let the damned ride their earwigs to hell.

Pavel Simon

Pavel Simon, Title n/a.

Peter Redgrove, Corposant.

A ghost of a mouldy larder is one thing: whiskery bread,

Green threads, jet dots,

Milk scabbed, the bottles choked with wool,

Shrouded cheese, ebony eggs, soft tomatoes

Cascading through their splits,

Whitewashed all around, a chalky smell,

And these parts steam their breath. The other thing

Is that to it comes the woman walking backwards

With her empty lamp playing through the empty house,

Her light sliding through her steaming breath in prayer.

Why exoricse the harmless mouldy ghost

With embodied clergymen and scalding texts?

Because she rises shrieking from the bone-dry bath

With bubbling wrists, a lamp and steaming breath,

Stretching shadows in her rooms till daybreak

The rancid larder glimmering from her corpse

Tall and wreathed like moulds or mists,

Spoiling the market value of the house.


Herbert Palmer, Rock Pilgrim.


Let the damned ride their earwigs to Hell, but let me not join them.

For why I should covet the tide, or in meanness purloin them?

They are sick, they have chosen the path of their apple-green folly,

I will turn to my mountains of light and my mauve melancholy.


Let their hands get the primrose — God wreathe me! — of lowland and lagland;

For me the small yellow tormentil of heath-hill and cragland.

Man’s days are as grass, his thought but as thistle-seed wind-sown;

I will plod up the pass, and nourish the turf with my shinbone.


I should stay for a day, I should seek in high faith to reclaim them?

But the threadbare beat straw, and the hole in my shirt will inflame them.

They are blinder than moles, for they see but the flies in God’s honey;

And they eat off their soles; and they kneel to the Moloch of money.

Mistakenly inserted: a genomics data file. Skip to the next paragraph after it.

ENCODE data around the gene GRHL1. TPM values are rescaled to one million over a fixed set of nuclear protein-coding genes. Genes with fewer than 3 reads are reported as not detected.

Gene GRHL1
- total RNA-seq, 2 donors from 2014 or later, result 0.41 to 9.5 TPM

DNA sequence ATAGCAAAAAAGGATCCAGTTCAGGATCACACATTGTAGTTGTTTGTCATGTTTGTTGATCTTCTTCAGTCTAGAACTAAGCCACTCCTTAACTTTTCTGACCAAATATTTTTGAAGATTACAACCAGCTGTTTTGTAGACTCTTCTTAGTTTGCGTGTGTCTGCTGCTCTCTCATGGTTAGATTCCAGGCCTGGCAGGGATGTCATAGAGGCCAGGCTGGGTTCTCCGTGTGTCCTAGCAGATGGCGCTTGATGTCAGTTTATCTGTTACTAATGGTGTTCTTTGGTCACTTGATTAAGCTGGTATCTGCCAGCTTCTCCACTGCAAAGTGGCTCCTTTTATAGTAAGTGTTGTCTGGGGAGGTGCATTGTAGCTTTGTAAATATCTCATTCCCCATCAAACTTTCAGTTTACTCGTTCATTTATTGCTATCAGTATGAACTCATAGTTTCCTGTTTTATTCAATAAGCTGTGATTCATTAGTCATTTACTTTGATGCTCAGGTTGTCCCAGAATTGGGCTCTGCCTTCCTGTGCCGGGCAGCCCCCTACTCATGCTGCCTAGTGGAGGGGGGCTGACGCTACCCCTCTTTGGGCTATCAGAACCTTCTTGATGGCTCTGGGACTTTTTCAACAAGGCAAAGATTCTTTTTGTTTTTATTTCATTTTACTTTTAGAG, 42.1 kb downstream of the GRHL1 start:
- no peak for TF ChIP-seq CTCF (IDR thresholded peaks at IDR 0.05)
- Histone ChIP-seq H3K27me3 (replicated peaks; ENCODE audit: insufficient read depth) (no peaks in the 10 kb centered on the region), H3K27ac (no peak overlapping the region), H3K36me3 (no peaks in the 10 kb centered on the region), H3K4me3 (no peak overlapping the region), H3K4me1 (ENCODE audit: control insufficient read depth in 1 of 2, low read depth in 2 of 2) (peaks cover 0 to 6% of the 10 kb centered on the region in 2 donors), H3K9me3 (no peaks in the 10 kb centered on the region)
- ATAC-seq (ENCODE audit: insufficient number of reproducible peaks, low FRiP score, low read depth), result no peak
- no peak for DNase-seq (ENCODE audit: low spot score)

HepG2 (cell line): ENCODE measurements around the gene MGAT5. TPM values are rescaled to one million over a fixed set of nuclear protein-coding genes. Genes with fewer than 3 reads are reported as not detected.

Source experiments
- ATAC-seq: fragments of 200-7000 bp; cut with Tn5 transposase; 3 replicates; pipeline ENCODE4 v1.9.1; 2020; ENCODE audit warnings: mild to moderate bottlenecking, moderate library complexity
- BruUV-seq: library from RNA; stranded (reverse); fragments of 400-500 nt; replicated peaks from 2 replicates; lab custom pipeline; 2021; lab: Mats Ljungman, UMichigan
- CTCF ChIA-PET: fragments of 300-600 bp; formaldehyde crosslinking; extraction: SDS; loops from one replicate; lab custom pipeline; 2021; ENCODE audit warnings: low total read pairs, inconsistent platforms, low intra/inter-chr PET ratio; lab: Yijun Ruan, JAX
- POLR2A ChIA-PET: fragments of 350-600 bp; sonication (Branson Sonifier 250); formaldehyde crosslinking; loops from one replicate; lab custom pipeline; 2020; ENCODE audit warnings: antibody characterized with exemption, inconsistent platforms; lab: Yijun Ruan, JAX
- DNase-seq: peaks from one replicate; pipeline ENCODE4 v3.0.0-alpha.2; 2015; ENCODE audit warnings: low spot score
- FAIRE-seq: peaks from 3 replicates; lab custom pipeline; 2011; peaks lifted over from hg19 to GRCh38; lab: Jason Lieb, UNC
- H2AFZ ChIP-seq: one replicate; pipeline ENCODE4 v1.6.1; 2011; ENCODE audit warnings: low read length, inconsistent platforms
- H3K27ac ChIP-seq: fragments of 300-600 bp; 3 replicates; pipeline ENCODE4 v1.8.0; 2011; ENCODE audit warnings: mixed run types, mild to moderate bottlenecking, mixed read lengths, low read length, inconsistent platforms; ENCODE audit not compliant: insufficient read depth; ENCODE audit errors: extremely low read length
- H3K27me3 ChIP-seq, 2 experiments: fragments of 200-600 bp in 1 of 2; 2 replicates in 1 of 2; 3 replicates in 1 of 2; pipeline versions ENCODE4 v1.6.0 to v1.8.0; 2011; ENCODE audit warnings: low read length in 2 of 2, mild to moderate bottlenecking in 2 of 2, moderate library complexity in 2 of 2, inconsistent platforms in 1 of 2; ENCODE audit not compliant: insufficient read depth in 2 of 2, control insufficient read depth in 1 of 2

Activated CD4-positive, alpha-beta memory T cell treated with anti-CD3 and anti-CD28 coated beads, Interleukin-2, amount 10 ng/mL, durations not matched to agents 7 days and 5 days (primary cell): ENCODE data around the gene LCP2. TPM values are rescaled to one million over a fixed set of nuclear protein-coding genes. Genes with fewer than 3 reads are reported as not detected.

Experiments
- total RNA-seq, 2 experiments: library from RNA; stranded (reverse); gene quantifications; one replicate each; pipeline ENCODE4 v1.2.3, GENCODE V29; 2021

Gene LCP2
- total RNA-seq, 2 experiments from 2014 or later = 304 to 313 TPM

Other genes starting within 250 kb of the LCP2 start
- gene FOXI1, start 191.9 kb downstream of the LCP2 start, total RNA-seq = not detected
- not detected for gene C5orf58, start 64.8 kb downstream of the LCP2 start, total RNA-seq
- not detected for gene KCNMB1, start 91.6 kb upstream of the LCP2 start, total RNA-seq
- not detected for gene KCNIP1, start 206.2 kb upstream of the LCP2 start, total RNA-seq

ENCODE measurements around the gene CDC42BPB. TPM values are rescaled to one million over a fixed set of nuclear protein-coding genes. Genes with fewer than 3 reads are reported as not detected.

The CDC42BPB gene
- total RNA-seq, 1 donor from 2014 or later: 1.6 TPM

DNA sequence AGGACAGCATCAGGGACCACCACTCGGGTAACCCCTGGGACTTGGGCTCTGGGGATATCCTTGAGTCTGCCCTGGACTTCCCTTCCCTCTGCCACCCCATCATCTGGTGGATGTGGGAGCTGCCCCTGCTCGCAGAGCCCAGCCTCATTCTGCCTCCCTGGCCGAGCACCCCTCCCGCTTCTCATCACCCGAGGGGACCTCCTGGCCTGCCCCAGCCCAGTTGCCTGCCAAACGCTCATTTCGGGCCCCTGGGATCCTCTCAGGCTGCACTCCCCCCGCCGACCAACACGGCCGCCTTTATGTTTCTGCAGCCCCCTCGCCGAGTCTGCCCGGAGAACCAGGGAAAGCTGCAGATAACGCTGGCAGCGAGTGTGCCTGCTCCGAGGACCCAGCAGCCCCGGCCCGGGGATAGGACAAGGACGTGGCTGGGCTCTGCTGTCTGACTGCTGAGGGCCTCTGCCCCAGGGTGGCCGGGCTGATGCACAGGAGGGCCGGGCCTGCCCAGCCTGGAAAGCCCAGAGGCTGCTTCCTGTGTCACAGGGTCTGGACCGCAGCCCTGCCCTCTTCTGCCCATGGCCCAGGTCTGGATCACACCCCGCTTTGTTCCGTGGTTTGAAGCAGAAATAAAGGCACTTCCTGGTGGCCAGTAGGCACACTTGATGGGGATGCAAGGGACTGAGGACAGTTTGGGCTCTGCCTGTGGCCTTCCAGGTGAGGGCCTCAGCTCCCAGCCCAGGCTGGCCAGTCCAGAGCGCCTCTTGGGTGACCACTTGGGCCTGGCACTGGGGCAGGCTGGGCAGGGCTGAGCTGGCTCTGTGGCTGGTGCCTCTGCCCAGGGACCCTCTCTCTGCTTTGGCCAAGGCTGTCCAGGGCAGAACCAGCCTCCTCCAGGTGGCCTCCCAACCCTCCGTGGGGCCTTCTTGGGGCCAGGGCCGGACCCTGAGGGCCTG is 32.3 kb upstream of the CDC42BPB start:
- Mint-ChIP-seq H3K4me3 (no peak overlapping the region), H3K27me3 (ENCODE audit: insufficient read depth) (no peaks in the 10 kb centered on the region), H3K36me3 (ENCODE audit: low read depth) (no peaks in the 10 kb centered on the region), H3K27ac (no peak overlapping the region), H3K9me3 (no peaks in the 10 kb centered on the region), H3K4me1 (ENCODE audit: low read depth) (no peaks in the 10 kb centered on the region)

They have squeezed my mouth dumb; their clutch for a year yet may rankle.

I will tie Robin Death to my side, with his claw on my ankle.

Let them come, stick and drum, and assail me across the grey boulders;

I will flutter my toes, and rattle the screes on their shoulders.


Let the damned get to Hell and be quick, while decision is early.

I will tie a red rose to my stick, and plant my feet squarely.

My back shall be blind on their spite, and my rump on their folly;

I will plod up the ridge to the right, past the crimson green holly.


Ithell Colquhoun, Gorgon. 1946.

Ithell Colquhoun, The Gorgon. 1946.

Paul Celan, Psalm.

(Translated by Michael Hamburger.)


Praised be your name, No one.

For your sake

we shall flower.

Towards you.


A nothing

we were, are, shall

remain, flowering:

the nothing -, the

No one’s rose.



our pistil soul-bright,

with our stamen heaven-ravaged,

our corolla red

with the crimson word which we sang

over, O over

the thorn.


the place where dead leaves go…

Jindrich Pilecek, Title n.a.

Jindrich Pilecek, Title n.a.

Like a lot of those who write fiction, I am horrible at poetry. I enjoy it sometimes, though I have no patience for deciphering or working in formal verse. What use I find in writing poetry is mainly from forcing oneself to generate imagery and stitch together phrases, some of which could be useful later in the making of a story. What follows is the work of those who are good at poetry, and one of those exercises. The spacing on the last is somewhat off, as WordPress’ spacing decisions confound me, but as it’s essentially mulch anyway, it’s not terribly important.